Published September 03, 2012
The iconic hamburger that we know and love today is very much an American invention, according to "The Hamburger: A History" by Josh Ozersky. However, the true identity of its inventor is still open for debate. Here is a brief history of the early hamburger.
Minced or chopped beef was a popular dish in Hamburg, Germany in the nineteenth century. This so-called Hamburg steak was a familiar dish for the German immigrants that left Hamburg for the United States. It was also perfect for New York City because it was filling and could be easily eaten while standing up or on the go. Hamburg steak can be found on a menu from New York's Delmonico's that was printed back in 1837.
Who is the father of the hamburger?
It is not clear who is responsible for the first hamburger. It may be "Hamburger Charlie" Nagreen, who is said to have sold meatballs between two pieces of bread at a fair in Seymour, Wis. in 1885. He is said to have called this sandwich the "hamburger." However, others believe that Frank and Charles Menches, two brothers from Ohio, sold their ground beef sandwich in Hamburg, N.Y. in 1885, making them the supposedly fathers of the hamburger.
Yet another claim comes from New Haven, Conn. Louis Lassen reportedly served some ground beef trimmings between two slices of toast in 1900. And then there was "Uncle" Fletcher David, a Texan who is said to have created the hamburger in the late 1880s. Legend has it that Uncle Fletcher brought his sandwich to St. Louis for the 1904 World's Fair, where it was dubbed the "hamburger." Critics argue that this ground beef sandwich was served on simple slices of bread rather than a bun, so it cannot claim to be the first hamburger.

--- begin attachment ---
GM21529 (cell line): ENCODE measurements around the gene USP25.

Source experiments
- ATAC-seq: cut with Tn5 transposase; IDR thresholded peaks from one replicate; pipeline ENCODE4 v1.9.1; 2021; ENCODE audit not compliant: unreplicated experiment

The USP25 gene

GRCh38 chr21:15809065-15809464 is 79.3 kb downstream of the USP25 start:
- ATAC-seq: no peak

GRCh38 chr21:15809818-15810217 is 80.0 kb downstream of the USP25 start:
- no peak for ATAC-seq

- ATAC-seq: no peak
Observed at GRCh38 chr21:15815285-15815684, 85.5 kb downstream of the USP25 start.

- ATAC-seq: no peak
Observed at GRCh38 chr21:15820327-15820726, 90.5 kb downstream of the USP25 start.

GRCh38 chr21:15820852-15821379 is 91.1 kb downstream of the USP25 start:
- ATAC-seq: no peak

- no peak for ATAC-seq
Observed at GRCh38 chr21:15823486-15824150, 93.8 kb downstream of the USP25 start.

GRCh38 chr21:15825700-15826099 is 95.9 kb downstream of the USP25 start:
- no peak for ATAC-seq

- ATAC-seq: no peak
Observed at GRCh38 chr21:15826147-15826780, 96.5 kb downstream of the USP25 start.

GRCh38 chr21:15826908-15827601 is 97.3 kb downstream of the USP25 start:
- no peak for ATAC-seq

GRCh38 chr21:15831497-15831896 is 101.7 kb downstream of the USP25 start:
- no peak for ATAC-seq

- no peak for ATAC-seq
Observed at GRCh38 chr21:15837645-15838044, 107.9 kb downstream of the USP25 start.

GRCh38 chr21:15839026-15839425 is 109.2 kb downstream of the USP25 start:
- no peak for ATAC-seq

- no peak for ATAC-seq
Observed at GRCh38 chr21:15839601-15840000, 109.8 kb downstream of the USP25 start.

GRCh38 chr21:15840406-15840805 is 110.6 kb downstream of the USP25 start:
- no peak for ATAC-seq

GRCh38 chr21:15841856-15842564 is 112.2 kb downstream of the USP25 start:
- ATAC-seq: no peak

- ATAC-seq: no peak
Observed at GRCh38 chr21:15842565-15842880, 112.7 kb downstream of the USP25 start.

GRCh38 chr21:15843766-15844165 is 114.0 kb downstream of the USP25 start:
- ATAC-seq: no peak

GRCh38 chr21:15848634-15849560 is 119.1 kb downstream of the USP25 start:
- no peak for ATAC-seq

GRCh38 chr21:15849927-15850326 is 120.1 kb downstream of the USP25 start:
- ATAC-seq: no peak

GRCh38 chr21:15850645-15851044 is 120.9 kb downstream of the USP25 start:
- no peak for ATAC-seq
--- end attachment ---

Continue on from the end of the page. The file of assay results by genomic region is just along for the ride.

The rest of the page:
In April 1995, the governor of Oklahoma proclaimed that Tulsa is, in fact, the real birthplace of the hamburger. Oscar Weber Bilby is said to have served the first hamburger, bun and all, in 1891 at a Fourth of July part just west of what is now Tulsa.
Hamburger becomes a fast food favorite
So, we know that the hamburger was around by the turn of the twentieth century, but Alan Rocke, a history professor at Case Western Reserve University, says that doesn't mean it was respected back then.
"It was considered questionable food except for workingmen's lunches, as hamburgers were commonly 'mystery meat' served in small greasy-spoon short-order diners, often set up near factories," Rocke says.
With the arrival of the automobile and the public desire for on-the-go meals came a reputation makeover for the hamburger. White Castle -- yes, the same one that Harold and Kumar embark on a journey to find -- became the first fast food burger chain. It was founded in Wichita, Kan. in 1921.
"'White' was chosen to escape the public perception that hamburgers were unsanitary," Rocke explains, "[and] 'Castle' to evoke a higher-class product."
The cheeseburger and the golden arches
Lionel Sternberger is said to have added cheese to the burger in the mid-1920s while working as a short-order cook in Pasadena, Calif.
Ray Kroc opened the first McDonald's franchise restaurant in Des Plaines, Ill. in 1955, establishing the McDonald's that we know today. As Tom Robbins wrote in Esquire in 1983, "Columbus discovered America, Jefferson invented it, Lincoln unified it, Goldwyn mythologized it, and Kroc Big Mac'd it."
Today, McDonald's restaurants serve 68 million people every day and can be found in 119 countries. Wendy's and Burger King round out the top three biggest hamburger chain by volume.